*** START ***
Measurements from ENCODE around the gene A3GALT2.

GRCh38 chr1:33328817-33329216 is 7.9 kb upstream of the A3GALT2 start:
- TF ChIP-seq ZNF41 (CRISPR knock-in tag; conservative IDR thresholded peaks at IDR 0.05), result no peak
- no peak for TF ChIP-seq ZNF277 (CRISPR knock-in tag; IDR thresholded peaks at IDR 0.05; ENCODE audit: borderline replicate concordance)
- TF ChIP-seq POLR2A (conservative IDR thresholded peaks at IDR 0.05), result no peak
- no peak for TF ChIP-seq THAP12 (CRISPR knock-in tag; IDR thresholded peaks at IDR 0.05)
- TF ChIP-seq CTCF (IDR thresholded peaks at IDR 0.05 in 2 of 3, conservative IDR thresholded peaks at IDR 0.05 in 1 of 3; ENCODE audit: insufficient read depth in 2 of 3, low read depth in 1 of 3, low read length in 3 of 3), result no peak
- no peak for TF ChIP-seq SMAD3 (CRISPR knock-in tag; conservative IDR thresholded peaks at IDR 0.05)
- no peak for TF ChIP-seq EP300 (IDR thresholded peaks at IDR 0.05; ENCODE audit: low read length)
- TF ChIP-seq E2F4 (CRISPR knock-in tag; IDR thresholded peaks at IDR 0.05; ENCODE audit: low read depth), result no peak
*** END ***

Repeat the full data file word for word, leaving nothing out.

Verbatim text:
Measurements from ENCODE around the gene A3GALT2.

GRCh38 chr1:33328817-33329216 is 7.9 kb upstream of the A3GALT2 start:
- TF ChIP-seq ZNF41 (CRISPR knock-in tag; conservative IDR thresholded peaks at IDR 0.05), result no peak
- no peak for TF ChIP-seq ZNF277 (CRISPR knock-in tag; IDR thresholded peaks at IDR 0.05; ENCODE audit: borderline replicate concordance)
- TF ChIP-seq POLR2A (conservative IDR thresholded peaks at IDR 0.05), result no peak
- no peak for TF ChIP-seq THAP12 (CRISPR knock-in tag; IDR thresholded peaks at IDR 0.05)
- TF ChIP-seq CTCF (IDR thresholded peaks at IDR 0.05 in 2 of 3, conservative IDR thresholded peaks at IDR 0.05 in 1 of 3; ENCODE audit: insufficient read depth in 2 of 3, low read depth in 1 of 3, low read length in 3 of 3), result no peak
- no peak for TF ChIP-seq SMAD3 (CRISPR knock-in tag; conservative IDR thresholded peaks at IDR 0.05)
- no peak for TF ChIP-seq EP300 (IDR thresholded peaks at IDR 0.05; ENCODE audit: low read length)
- TF ChIP-seq E2F4 (CRISPR knock-in tag; IDR thresholded peaks at IDR 0.05; ENCODE audit: low read depth), result no peak